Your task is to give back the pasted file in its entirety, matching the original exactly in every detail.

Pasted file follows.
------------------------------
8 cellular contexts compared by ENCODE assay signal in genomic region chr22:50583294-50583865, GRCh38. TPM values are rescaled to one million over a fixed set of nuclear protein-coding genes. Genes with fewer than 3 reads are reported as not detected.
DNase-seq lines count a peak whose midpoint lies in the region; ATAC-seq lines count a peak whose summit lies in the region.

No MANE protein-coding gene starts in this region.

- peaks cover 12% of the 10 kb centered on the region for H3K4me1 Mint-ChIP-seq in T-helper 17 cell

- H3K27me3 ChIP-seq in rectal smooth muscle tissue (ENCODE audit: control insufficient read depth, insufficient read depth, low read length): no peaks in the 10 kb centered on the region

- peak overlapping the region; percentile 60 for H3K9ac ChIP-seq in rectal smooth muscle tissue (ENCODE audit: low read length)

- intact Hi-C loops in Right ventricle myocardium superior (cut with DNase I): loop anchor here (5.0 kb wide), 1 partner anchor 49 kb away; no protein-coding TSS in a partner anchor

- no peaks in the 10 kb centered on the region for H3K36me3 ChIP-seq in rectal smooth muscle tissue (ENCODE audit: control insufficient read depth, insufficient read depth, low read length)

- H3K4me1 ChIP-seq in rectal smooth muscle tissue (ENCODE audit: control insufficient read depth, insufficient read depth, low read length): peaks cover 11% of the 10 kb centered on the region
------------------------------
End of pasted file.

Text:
8 cellular contexts compared by ENCODE assay signal in genomic region chr22:50583294-50583865, GRCh38. TPM values are rescaled to one million over a fixed set of nuclear protein-coding genes. Genes with fewer than 3 reads are reported as not detected.
DNase-seq lines count a peak whose midpoint lies in the region; ATAC-seq lines count a peak whose summit lies in the region.

No MANE protein-coding gene starts in this region.

- peaks cover 12% of the 10 kb centered on the region for H3K4me1 Mint-ChIP-seq in T-helper 17 cell

- H3K27me3 ChIP-seq in rectal smooth muscle tissue (ENCODE audit: control insufficient read depth, insufficient read depth, low read length): no peaks in the 10 kb centered on the region

- peak overlapping the region; percentile 60 for H3K9ac ChIP-seq in rectal smooth muscle tissue (ENCODE audit: low read length)

- intact Hi-C loops in Right ventricle myocardium superior (cut with DNase I): loop anchor here (5.0 kb wide), 1 partner anchor 49 kb away; no protein-coding TSS in a partner anchor

- no peaks in the 10 kb centered on the region for H3K36me3 ChIP-seq in rectal smooth muscle tissue (ENCODE audit: control insufficient read depth, insufficient read depth, low read length)

- H3K4me1 ChIP-seq in rectal smooth muscle tissue (ENCODE audit: control insufficient read depth, insufficient read depth, low read length): peaks cover 11% of the 10 kb centered on the region